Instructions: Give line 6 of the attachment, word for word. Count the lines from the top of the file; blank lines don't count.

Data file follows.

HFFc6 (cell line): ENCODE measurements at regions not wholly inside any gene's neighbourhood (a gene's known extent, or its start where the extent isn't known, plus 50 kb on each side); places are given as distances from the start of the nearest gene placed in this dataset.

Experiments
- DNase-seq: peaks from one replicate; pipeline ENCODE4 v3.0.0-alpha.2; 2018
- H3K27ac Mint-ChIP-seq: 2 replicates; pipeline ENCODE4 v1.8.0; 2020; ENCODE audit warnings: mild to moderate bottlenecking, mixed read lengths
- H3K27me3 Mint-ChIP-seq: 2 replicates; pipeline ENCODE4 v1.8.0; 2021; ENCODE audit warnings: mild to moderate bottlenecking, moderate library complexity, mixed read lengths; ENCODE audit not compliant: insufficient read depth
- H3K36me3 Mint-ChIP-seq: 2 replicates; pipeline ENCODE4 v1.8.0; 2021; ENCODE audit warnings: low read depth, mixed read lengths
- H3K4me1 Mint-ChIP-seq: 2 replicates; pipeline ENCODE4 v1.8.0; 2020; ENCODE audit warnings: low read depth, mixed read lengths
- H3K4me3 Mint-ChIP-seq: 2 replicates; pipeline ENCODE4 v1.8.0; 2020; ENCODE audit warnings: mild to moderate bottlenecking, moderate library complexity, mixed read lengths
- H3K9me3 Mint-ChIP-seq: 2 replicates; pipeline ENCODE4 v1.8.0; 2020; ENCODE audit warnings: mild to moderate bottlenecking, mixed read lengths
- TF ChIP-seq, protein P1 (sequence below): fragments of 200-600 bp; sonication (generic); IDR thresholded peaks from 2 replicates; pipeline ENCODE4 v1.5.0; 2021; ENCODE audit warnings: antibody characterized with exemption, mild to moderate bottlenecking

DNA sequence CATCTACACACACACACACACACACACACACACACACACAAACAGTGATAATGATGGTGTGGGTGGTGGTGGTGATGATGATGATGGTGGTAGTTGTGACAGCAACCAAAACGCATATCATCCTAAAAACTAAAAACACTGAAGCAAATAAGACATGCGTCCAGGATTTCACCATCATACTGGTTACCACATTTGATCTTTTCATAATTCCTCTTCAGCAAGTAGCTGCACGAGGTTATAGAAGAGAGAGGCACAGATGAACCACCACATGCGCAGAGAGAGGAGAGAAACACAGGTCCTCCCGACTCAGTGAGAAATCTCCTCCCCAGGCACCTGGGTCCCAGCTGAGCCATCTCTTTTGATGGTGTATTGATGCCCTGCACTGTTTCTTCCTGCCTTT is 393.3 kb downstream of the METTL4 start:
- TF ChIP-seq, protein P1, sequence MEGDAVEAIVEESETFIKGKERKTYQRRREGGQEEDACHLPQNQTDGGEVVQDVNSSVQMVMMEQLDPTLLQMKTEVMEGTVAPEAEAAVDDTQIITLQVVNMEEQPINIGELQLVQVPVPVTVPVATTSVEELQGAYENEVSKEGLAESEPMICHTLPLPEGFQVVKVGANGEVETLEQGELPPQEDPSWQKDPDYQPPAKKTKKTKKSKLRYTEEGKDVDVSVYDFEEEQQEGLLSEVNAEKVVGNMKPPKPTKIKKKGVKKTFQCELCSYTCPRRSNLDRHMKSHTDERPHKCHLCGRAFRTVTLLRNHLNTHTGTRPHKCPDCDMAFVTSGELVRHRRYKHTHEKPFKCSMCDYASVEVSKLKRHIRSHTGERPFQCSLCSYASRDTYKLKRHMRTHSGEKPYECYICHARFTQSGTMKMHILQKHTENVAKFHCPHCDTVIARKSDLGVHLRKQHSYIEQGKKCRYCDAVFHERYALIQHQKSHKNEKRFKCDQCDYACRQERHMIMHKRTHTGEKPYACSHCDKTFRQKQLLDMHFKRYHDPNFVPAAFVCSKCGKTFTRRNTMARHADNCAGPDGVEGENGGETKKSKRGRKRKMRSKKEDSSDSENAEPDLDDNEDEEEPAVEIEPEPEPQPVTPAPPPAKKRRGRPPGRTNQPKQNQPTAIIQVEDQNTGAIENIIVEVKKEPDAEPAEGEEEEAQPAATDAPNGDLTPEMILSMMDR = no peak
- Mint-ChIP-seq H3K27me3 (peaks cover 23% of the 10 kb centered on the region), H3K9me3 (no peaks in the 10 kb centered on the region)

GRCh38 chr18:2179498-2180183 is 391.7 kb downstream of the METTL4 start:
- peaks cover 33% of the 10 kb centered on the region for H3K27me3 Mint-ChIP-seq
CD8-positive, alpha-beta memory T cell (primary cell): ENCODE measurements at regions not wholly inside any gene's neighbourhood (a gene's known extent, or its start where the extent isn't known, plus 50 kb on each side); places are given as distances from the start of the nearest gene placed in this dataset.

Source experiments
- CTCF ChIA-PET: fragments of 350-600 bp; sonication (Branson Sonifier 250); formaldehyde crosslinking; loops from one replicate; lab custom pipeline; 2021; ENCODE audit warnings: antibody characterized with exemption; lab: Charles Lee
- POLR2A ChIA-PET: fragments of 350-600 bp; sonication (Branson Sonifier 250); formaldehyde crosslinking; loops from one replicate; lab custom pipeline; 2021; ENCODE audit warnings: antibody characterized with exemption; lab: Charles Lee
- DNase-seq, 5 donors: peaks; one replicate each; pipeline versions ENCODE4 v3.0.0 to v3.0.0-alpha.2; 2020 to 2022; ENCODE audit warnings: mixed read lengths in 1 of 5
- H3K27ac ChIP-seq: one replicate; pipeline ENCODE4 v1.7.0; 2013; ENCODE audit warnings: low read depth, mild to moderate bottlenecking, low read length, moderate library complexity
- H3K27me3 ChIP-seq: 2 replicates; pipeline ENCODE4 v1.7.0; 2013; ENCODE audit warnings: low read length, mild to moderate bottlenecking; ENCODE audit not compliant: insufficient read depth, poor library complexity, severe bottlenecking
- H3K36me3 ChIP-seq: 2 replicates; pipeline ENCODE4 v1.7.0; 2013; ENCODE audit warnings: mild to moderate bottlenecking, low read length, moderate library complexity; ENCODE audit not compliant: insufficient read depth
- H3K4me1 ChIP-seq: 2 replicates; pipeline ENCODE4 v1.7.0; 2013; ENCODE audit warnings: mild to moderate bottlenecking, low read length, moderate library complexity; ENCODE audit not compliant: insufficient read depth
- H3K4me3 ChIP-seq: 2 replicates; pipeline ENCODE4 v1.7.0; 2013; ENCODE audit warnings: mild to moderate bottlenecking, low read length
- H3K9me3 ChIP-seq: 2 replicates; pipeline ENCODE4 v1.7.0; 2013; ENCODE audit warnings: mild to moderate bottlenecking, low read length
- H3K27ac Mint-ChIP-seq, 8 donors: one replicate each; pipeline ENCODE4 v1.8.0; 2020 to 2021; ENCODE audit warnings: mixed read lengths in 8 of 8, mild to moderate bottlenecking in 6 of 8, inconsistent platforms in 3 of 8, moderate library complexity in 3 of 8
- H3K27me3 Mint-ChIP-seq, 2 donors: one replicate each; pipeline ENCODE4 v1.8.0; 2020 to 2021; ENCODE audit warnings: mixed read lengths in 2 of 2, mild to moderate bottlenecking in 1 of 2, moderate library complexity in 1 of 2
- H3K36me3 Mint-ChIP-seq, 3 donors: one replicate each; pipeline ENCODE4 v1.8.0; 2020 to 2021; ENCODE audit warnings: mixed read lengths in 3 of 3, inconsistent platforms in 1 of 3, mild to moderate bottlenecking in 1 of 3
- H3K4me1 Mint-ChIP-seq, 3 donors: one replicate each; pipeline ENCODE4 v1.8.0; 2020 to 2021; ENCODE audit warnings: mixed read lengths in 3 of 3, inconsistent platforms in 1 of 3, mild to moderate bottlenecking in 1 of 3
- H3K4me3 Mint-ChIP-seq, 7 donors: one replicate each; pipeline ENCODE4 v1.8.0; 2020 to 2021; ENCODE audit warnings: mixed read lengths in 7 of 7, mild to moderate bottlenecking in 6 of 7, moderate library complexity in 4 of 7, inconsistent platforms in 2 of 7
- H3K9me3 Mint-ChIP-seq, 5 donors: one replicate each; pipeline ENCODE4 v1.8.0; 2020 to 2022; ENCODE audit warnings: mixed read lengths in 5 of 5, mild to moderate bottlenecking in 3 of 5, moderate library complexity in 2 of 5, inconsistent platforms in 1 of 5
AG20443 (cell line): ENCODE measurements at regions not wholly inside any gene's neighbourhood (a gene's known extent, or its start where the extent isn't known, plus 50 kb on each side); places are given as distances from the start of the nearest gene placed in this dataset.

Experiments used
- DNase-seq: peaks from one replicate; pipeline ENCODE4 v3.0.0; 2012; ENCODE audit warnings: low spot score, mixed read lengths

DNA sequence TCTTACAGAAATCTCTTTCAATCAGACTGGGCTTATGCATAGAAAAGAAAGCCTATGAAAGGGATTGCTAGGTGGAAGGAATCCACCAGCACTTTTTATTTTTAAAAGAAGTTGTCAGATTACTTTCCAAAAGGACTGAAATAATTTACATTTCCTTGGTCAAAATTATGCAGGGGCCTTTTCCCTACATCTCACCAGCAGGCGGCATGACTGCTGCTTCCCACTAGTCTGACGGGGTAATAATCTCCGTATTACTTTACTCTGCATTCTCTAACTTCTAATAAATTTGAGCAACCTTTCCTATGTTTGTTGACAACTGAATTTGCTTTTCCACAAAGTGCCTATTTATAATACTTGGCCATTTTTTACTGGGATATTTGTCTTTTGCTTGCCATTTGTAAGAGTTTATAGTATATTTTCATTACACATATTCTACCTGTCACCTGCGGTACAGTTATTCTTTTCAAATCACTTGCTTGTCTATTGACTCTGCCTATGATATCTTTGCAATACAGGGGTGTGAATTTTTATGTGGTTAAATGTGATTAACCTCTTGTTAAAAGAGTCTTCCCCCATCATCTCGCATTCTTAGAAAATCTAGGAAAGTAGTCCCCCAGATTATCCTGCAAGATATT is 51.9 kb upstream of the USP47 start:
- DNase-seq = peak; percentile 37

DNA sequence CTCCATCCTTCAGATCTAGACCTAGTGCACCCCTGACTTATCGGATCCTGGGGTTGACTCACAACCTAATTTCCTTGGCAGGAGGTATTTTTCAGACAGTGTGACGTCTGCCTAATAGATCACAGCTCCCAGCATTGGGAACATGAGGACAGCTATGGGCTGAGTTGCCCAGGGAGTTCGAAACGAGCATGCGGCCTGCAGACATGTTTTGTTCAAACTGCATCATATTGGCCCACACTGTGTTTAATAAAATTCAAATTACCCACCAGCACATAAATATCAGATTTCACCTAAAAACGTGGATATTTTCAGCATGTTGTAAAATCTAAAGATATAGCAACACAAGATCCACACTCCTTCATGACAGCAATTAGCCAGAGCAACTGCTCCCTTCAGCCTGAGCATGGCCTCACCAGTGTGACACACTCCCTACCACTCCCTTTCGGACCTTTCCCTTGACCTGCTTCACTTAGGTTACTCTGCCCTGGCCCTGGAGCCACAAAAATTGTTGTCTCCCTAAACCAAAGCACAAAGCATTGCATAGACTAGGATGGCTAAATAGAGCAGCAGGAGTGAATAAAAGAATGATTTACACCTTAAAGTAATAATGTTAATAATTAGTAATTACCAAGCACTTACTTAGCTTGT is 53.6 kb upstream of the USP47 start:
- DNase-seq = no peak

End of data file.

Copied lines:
- H3K36me3 Mint-ChIP-seq: 2 replicates; pipeline ENCODE4 v1.8.0; 2021; ENCODE audit warnings: low read depth, mixed read lengths